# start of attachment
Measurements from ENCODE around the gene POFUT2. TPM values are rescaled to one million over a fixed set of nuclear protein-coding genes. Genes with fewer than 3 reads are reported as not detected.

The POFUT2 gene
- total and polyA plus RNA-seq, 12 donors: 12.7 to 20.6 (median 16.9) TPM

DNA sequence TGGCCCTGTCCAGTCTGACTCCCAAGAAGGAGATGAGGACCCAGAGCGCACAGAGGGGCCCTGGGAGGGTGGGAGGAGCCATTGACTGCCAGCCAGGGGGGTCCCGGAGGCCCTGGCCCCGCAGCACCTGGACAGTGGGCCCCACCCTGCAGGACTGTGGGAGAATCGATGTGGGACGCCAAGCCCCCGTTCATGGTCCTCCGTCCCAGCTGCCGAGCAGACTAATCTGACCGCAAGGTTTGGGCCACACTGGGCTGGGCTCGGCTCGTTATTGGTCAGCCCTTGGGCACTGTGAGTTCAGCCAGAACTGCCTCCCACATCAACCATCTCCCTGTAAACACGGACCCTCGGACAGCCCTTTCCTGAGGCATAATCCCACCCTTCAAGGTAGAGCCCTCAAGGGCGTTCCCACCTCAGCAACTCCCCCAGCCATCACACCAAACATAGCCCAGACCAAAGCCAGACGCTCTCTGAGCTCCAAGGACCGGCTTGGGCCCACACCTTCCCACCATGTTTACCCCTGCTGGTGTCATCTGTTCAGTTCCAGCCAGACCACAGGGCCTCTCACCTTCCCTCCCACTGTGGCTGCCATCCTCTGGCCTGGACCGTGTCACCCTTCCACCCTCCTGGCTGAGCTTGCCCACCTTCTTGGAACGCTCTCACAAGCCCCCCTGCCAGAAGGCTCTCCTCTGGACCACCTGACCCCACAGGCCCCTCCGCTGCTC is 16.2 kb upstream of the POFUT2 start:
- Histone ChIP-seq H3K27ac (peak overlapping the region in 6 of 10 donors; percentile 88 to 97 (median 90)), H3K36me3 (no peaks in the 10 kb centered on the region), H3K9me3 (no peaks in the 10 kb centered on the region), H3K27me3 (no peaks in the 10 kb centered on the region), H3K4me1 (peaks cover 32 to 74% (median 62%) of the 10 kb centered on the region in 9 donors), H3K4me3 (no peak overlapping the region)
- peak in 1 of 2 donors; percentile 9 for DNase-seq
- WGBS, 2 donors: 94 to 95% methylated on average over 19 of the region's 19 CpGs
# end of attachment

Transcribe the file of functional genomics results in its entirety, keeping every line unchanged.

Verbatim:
Measurements from ENCODE around the gene POFUT2. TPM values are rescaled to one million over a fixed set of nuclear protein-coding genes. Genes with fewer than 3 reads are reported as not detected.

The POFUT2 gene
- total and polyA plus RNA-seq, 12 donors: 12.7 to 20.6 (median 16.9) TPM

DNA sequence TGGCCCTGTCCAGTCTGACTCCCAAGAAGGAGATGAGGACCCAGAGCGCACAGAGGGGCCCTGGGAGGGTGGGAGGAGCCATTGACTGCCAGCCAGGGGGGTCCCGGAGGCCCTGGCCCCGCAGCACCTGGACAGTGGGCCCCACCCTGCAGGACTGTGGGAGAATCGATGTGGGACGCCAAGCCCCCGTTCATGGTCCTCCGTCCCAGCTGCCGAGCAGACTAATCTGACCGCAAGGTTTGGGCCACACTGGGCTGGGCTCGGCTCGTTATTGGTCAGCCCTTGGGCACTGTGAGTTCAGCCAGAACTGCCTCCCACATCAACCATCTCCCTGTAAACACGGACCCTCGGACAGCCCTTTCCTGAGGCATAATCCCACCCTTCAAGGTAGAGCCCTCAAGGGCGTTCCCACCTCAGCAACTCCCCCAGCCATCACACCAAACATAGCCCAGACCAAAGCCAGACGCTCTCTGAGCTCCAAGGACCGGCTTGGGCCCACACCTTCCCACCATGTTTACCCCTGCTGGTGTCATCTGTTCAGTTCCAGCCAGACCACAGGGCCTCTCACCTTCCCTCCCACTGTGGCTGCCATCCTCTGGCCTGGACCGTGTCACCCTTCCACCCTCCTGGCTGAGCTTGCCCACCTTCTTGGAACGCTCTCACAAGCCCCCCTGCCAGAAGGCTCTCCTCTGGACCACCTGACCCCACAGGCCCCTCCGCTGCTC is 16.2 kb upstream of the POFUT2 start:
- Histone ChIP-seq H3K27ac (peak overlapping the region in 6 of 10 donors; percentile 88 to 97 (median 90)), H3K36me3 (no peaks in the 10 kb centered on the region), H3K9me3 (no peaks in the 10 kb centered on the region), H3K27me3 (no peaks in the 10 kb centered on the region), H3K4me1 (peaks cover 32 to 74% (median 62%) of the 10 kb centered on the region in 9 donors), H3K4me3 (no peak overlapping the region)
- peak in 1 of 2 donors; percentile 9 for DNase-seq
- WGBS, 2 donors: 94 to 95% methylated on average over 19 of the region's 19 CpGs